Roche picks up a speedy nod in Chi­na as reg­u­la­tors fol­low through on plans for a fast 48 new drug OKs

Chi­nese reg­u­la­to­ry au­thor­i­ties are fol­low­ing through with their plan to rush along a slate of new drug ap­provals. And Roche finds it­self near the front of the line formed to ben­e­fit from that new trend.

San­dra Horn­ing

Overnight Roche re­port­ed that the Chi­na Na­tion­al Drug Ad­min­is­tra­tion had fol­lowed up with a green light for Roche to start sell­ing Ale­cen­sa as a front­line ther­a­py for ad­vanced cas­es of ALK-pos­i­tive non-small cell lung can­cer. Roche her­ald­ed an OK that ar­rived just 8 and 9 months af­ter the EMA and FDA flagged the drug through for front­line use fol­low­ing new da­ta un­der­scor­ing its ef­fi­ca­cy in treat­ing pa­tients com­pared to a stan­dard of care.

Chi­na’s drug reg­u­la­tors have been hus­tling along their re­views, in­tent on get­ting a list of 48 pri­or­i­ty drugs in­to the mar­ket as swift­ly as pos­si­ble — elim­i­nat­ing bar­ri­ers that once took years to over­come in the boom­ing mar­ket.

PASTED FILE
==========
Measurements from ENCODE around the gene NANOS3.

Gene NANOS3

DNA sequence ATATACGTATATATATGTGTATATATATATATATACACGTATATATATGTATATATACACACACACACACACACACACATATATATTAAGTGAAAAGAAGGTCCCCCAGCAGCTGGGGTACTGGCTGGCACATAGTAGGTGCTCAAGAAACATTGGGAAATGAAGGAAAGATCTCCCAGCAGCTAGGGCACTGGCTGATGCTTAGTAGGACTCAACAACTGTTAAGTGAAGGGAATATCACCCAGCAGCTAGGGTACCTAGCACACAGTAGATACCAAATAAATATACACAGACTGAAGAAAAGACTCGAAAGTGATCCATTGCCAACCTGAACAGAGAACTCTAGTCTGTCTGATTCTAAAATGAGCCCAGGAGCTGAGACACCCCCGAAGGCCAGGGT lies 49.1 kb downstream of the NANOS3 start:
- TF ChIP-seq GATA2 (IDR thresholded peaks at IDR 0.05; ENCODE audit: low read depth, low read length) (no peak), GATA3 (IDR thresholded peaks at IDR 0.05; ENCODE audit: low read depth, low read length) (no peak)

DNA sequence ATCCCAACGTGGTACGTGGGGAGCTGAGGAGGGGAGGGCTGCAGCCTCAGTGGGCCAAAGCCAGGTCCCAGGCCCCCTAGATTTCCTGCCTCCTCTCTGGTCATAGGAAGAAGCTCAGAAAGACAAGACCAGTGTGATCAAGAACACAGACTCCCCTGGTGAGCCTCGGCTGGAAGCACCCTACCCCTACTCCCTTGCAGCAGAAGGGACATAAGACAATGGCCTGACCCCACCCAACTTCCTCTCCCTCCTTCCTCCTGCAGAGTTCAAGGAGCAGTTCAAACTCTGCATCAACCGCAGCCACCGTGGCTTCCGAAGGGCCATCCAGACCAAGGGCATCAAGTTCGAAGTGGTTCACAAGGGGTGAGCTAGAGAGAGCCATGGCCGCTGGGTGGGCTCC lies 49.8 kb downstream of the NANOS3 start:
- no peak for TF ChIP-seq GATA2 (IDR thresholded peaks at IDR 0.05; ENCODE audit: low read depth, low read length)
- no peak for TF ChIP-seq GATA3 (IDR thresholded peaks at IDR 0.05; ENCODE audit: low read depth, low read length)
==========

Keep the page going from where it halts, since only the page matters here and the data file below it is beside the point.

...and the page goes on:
The ap­proval to­day, not­ed Roche CMO San­dra Horn­ing, marks a “sig­nif­i­cant reg­u­la­to­ry shift, with the ap­proval re­ceived un­der un­prece­dent­ed time­lines.”

Roche has been speed­ing up the roll­out in front­line, ALK-pos­i­tive NSCLC af­ter a key late-stage study proved that it was sig­nif­i­cant­ly bet­ter than Pfiz­er’s lead­ing ef­fort with Xalko­ri. Ale­cen­sa al­so is pit­ted against No­var­tis’ Zyka­dia, though Pfiz­er has re­mained the one to beat in clin­i­cal tri­als. In the ALEX tri­al the Ale­cen­sa arm hit a me­di­an PFS of 25.7 months with Xalko­ri pa­tients reg­is­ter­ing on­ly 10.4 months.

Look for a slate of new drug ap­provals to hit in Chi­na as reg­u­la­tors con­tin­ue to make short work out of a long list of pri­or­i­ty meds. While far from per­fect, Chi­na’s drug mar­ket has been bustling as drug­mak­ers hunt down a mar­ket that will ri­val the US and Eu­rope. Can­cer drugs, which have been placed on reg­u­la­to­ry fast tracks in the US and Eu­rope, make up a fourth of the 48 meds that Chi­nese of­fi­cials have high­light­ed for VIP treat­ment.